Journal: Atmospheric Chemistry and Physics (ACP), vol. 22, 4303–4322, 2022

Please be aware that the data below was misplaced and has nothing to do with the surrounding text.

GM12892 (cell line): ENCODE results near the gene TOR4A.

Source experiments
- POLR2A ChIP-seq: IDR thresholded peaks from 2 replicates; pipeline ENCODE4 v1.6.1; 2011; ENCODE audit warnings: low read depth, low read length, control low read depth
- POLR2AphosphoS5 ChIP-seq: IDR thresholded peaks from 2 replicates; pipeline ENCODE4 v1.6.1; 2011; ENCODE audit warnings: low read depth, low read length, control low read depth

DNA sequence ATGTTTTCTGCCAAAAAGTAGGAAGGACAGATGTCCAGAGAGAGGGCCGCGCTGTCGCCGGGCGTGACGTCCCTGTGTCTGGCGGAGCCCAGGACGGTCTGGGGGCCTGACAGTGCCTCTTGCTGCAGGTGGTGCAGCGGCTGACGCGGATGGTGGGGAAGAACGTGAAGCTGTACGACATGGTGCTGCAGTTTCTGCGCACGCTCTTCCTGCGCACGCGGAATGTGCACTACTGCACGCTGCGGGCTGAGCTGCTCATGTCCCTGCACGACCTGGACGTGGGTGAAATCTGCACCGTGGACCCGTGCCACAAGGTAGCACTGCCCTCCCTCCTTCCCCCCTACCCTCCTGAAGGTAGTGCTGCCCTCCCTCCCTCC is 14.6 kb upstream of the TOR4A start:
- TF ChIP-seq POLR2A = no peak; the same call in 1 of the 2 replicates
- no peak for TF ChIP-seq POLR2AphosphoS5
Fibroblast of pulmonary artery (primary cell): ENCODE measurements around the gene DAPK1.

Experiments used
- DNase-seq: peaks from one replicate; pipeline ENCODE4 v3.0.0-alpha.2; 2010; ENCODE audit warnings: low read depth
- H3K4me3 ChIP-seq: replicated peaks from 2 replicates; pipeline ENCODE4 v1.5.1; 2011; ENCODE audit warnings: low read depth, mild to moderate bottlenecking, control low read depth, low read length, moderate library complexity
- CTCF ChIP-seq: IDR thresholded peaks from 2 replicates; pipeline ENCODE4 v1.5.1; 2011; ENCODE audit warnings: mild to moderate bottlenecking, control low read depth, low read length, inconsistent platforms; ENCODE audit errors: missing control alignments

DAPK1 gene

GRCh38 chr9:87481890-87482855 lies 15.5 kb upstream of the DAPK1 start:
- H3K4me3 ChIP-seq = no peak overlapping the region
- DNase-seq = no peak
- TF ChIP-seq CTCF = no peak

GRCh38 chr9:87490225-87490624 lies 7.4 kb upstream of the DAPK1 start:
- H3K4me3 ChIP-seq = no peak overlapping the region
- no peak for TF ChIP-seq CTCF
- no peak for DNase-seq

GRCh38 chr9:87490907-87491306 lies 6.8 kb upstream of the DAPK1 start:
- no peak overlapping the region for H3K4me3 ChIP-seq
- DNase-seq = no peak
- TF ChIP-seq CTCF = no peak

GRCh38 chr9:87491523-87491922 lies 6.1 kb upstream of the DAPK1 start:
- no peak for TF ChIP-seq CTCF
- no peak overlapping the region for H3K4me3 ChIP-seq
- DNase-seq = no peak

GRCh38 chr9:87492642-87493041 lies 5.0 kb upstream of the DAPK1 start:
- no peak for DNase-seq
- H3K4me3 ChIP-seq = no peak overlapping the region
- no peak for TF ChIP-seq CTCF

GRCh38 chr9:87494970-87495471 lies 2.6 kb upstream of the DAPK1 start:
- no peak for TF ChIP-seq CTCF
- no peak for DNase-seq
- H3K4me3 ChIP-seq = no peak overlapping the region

The oil and gas (O&G) sector is a significant source of methane (CH4) emissions. Quantifying these emissions remains challenging, with many studies highlighting discrepancies between measurements and inventory-based estimates. In this study, we present CH4 emission fluxes from 21 offshore O&G facilities collected in 10 O&G fields over two regions of the Norwegian continental shelf in 2019. Emissions of CH4 derived from measurements during 13 aircraft surveys were found to range from 2.6 to 1200 t yr−1 (with a mean of 211 t yr−1 across all 21 facilities). Comparing this with aggregated operator-reported facility emissions for 2019, we found excellent agreement (within 1σ uncertainty), with mean aircraft-measured fluxes only 16 % lower than those reported by operators. We also compared aircraft-derived fluxes with facility fluxes extracted from a global gridded fossil fuel CH4 emission inventory compiled for 2016. We found that the measured emissions were 42 % larger than the inventory for the area covered by this study, for the 21 facilities surveyed (in aggregate). We interpret this large discrepancy not to reflect a systematic error in the operator-reported emissions, which agree with measurements, but rather the representativity of the global inventory due to the methodology used to construct it and the fact that the inventory was compiled for 2016 (and thus not representative of emissions in 2019). This highlights the need for timely and up-to-date inventories for use in research and policy. The variable nature of CH4 emissions from individual facilities requires knowledge of facility operational status during measurements for data to be useful in prioritising targeted emission mitigation solutions. Future surveys of individual facilities would benefit from knowledge of facility operational status over time. Field-specific aggregated emissions (and uncertainty statistics), as presented here for the Norwegian Sea, can be meaningfully estimated from intensive aircraft surveys. However, field-specific estimates cannot be reliably extrapolated to other production fields without their own tailored surveys, which would need to capture a range of facility designs, oil and gas production volumes, and facility ages. For year-on-year comparison to annually updated inventories and regulatory emission reporting, analogous annual surveys would be needed for meaningful top-down validation. In summary, this study demonstrates the importance and accuracy of detailed, facility-level emission accounting and reporting by operators and the use of airborne measurement approaches to validate bottom-up accounting.